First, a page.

The Fresh Loaf

News & Information for Amateur Bakers and Artisan Bread Enthusiasts

mixer speeds DLX

caviar's picture
caviar

mixer speeds DLX

Does anyone know what kind of mixer The DLX is i.e. Spiral ; planetary; Oblique or stand . I've assumed it is a stand mixer ( you know what they say about assuming)Also I would like to know what speed range is represented by the lines on the speed indicator.


Does anyone know this info or where to get it? I have not been able to find it so far.


Herb

qahtan's picture
qahtan

Is this what you want.:-)  qahtan


 


The Magic Mill DLX 2000 by Electrolux
Outstanding Capacity, Performance & Value

The Electrolux Magic Mill DLX Assistent has been a Swedish secret for over 50 years. An exceptionally strong dough mixer, the Electrolux DLX has an impeccable reputation for long term reliability and quality results whether you're mixing a cake, whipping a meringue, or baking ten loaves of fresh, light, scrumptious bread.

The Magic Mill DLX Assistent mixer creates smooth, silky, elastic dough quickly and easily with its unique roller and scraper design. This method effectively mimics kneading by hand, minus the time and effort. As the stainless bowl revolves, the deeply fluted roller of the Magic Mill DLX acts as your fingers, with the scraper mimicking the palm of your hand. The Magic Mill scraper folds the dough with a rhythmic motion while the roller provides a powerful massaging action. Dough comes out smooth and elastic, in large or small batches. Any speed from 40 to 140 RPM can be selected, and an electronic speed sensor automatically adjusts motor torque to the load. A timer is standard equipment, so the Magic Mill DLX will do its work while you do other tasks, stopping when you want it to. The control panel is angled for comfortable use, and the large timer and speed controls are attractive and easy to read.

The large 8 quart stainless steel bowl of the Magic Mill holds up to 28 cups of flour (7 lbs.), to make approximately 15 lbs. of bread dough (7-10 loaves). The efficient, high-torque 600 watt motor runs smoothly and quietly; coupled with an advanced transmission design, it providing ample power to mix and knead even the largest batch of heavy bread dough without straining. The Magic Mill was given its nickname, "The Workhorse Mixer" not by its manufacturer Electrolux, but by users who praise this powerful kitchen helper that's so enjoyable to use.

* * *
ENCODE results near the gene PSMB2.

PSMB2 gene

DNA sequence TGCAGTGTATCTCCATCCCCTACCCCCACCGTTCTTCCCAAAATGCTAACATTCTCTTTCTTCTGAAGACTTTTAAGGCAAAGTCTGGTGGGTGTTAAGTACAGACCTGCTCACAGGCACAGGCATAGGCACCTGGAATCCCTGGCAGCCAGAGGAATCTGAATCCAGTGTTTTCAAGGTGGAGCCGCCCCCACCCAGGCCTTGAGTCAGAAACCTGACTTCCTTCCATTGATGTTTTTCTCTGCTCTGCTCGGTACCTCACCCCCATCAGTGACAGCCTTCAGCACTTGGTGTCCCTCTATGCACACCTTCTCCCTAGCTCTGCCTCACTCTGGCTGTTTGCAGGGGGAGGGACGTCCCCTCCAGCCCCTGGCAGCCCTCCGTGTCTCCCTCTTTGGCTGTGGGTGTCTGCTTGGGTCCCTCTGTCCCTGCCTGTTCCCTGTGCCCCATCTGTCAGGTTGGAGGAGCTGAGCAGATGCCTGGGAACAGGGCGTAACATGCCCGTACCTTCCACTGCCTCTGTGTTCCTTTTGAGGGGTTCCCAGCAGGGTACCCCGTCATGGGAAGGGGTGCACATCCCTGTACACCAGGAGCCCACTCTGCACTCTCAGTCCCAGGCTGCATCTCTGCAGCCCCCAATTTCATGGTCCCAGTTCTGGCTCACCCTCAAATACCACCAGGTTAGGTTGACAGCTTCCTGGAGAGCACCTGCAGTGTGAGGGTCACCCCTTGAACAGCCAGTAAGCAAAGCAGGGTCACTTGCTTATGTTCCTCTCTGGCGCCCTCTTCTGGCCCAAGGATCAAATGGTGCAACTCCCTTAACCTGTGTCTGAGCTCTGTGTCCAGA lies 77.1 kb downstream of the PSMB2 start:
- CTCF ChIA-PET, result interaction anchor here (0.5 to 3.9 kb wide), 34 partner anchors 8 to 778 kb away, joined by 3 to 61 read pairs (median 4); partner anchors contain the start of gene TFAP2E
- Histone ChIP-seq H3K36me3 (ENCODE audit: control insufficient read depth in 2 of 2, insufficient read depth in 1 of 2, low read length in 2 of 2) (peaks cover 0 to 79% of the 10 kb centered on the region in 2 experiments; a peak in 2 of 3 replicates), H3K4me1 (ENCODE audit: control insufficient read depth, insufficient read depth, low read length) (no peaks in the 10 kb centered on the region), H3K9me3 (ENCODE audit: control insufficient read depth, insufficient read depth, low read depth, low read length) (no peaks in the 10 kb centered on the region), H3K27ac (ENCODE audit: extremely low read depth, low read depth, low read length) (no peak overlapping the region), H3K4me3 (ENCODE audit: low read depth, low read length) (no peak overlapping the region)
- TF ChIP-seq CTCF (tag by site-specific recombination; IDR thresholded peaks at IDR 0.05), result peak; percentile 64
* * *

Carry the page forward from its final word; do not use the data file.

The Magic Mill's whisk beater bowl (the white bowl in illustration above) will create beautiful meringues, beating up to 18 egg whites (or as few as one) with excellent results. You can also cream butter, margarine and shortening with sugar to the creamiest texture for all your cookie needs. When white bowl is used, it is stationary (unlike the stainless bowl, which turns during use), and the whisks drive from below via a center column in the bowl (the white bowl is shaped something like a bunt cake.) This arrangement provides total access to the top of the Magic Mill bowl, with no overhead motor drive in the way. The beater bowl is sold separately by Magic Mill, but we include it with your mixer at no additional charge. When mixing with either this bowl or the stainless bowl, the only metal in contact with your food is food-grade stainless steel.

The Magic Mill DLX mixer measures 13.5"H x 10.5"W x 15.7"D, weighs only 19 lbs. with stainless bowl. It sits firmly on solid rubber feet, and will not walk on the countertop during use. The entire motor enclosure is made of metal, and is available in your choice of four attractive finishes. The Electrolux Magic Mill DLX mixer has a 3 year manufacturer's warranty on the power unit, 1 year on other parts.